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In the fall of 1832 the Hon. Samuel Dexter, of German Flats (near Herkimer),
New York, came into this quarter of the country, viewed the land, chose the northwest quarter of section nineteen, town seven
north, range six west, of Ionia county, and entered it at the land office in Kalamazoo. That was the first step taken towards
the civilization of this region. He returned to his home, sounded the praises of the country, and by the ensuing spring had
enlisted a company of sixty-three persons to lead in the work of subduing this land.
This company consisted of Samuel Dexter, Erastus Yeomans, Oliver Arnold, Joel Guild,
Edward Guild, and Darius Windsor, with their wives and children; and Dr. William B. Lincoln, Patrick M. Fox, Windsor Dexter,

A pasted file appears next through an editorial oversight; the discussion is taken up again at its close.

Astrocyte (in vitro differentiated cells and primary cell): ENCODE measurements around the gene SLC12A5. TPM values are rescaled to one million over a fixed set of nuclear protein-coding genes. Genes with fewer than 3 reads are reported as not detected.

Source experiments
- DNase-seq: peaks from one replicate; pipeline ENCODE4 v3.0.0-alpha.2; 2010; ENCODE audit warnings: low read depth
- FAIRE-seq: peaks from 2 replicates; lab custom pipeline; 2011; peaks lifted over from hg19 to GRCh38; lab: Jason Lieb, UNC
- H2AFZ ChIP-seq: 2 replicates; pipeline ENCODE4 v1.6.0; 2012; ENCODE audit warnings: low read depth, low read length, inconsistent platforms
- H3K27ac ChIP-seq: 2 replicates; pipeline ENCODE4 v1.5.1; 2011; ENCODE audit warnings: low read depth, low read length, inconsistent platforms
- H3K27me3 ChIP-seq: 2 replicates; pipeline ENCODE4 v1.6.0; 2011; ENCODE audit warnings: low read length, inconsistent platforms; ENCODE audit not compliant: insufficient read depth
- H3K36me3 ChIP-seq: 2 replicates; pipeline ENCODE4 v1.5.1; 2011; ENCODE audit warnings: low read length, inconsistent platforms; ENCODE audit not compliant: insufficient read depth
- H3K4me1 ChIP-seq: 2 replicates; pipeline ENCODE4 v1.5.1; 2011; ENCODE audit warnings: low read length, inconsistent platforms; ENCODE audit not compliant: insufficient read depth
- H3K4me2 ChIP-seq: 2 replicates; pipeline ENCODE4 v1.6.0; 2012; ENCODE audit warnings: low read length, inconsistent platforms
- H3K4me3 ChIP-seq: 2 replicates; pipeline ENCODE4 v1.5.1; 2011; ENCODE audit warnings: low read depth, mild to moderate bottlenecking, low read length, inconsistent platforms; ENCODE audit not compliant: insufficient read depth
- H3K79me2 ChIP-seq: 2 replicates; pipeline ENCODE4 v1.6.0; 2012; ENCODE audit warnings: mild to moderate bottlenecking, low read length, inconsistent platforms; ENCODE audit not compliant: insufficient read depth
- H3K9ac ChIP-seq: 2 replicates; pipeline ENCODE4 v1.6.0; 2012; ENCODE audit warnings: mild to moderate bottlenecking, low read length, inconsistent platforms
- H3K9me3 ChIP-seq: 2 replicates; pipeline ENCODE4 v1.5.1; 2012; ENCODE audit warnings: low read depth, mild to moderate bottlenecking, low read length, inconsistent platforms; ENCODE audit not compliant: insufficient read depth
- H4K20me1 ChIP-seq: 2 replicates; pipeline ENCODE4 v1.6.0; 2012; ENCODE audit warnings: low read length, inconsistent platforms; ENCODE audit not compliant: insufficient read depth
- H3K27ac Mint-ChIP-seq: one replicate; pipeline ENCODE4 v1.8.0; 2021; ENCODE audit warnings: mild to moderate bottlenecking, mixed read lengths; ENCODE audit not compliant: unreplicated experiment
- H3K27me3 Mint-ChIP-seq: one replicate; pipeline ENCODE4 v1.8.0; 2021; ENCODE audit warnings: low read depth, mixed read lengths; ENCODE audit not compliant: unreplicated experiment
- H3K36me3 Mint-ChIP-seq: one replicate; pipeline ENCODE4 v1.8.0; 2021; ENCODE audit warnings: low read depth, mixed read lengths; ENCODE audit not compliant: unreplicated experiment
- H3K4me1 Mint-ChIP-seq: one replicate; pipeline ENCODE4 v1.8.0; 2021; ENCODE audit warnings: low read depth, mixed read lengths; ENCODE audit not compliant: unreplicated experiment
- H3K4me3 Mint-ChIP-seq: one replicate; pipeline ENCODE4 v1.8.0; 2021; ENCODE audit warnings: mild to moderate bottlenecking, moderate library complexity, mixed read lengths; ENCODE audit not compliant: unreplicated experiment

Warner Dexter, and Abram Decker, single men.
They left home April 25th, and reached Detroit by the steamer Superior, May
11. Then they began their march to the Grand river, following very nearly the present line of the Detroit and Milwaukee
railroad. It took them sixteen days to reach Ionia, and they camped out nine nights on the way, arriving at the site of the
future city May 28, 1833. They could find shelter only at Royal Oak, Pontiac,—a hamlet of a half dozen cabins,—and
at two isolated settlers’ cabins. The last of these was where Corunna now is and from that point they had to cut their
way through the woods where no wheel had ever passed before.